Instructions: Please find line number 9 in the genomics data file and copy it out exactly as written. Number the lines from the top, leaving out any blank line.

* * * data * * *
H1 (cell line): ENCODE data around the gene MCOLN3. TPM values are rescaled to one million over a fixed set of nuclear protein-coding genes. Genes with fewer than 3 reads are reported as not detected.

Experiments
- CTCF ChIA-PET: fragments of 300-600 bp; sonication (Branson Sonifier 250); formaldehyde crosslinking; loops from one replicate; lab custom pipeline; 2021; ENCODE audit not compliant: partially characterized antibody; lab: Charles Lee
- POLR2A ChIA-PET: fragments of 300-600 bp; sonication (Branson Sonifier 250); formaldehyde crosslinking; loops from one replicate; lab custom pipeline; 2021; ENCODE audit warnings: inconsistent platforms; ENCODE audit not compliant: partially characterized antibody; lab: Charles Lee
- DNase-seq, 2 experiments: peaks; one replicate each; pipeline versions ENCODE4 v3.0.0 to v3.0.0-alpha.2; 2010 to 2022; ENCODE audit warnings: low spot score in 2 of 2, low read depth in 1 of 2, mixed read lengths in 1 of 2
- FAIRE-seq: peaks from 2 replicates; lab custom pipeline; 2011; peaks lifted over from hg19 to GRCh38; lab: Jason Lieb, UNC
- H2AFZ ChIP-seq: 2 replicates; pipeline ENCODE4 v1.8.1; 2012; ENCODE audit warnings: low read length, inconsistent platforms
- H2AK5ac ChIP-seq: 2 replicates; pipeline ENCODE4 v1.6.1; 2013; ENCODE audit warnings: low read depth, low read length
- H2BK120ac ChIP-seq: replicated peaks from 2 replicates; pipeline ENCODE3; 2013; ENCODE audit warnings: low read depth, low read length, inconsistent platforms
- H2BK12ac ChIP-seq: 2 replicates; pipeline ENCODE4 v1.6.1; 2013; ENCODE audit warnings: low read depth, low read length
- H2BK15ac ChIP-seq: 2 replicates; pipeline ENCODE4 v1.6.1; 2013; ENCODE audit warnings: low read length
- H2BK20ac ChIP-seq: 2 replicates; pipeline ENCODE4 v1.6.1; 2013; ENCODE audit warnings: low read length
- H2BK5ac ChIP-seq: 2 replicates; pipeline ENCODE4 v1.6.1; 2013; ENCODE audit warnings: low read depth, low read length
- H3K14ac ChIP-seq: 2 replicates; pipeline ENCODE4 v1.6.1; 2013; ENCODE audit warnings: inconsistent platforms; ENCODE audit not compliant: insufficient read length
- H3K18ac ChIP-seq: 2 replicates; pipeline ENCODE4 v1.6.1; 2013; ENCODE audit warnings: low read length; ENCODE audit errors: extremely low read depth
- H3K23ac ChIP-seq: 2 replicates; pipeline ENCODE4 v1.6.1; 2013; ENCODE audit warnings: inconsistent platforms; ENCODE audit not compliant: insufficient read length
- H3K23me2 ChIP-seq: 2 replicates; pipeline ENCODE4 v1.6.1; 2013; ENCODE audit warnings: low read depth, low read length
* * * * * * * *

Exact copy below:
- H2BK120ac ChIP-seq: replicated peaks from 2 replicates; pipeline ENCODE3; 2013; ENCODE audit warnings: low read depth, low read length, inconsistent platforms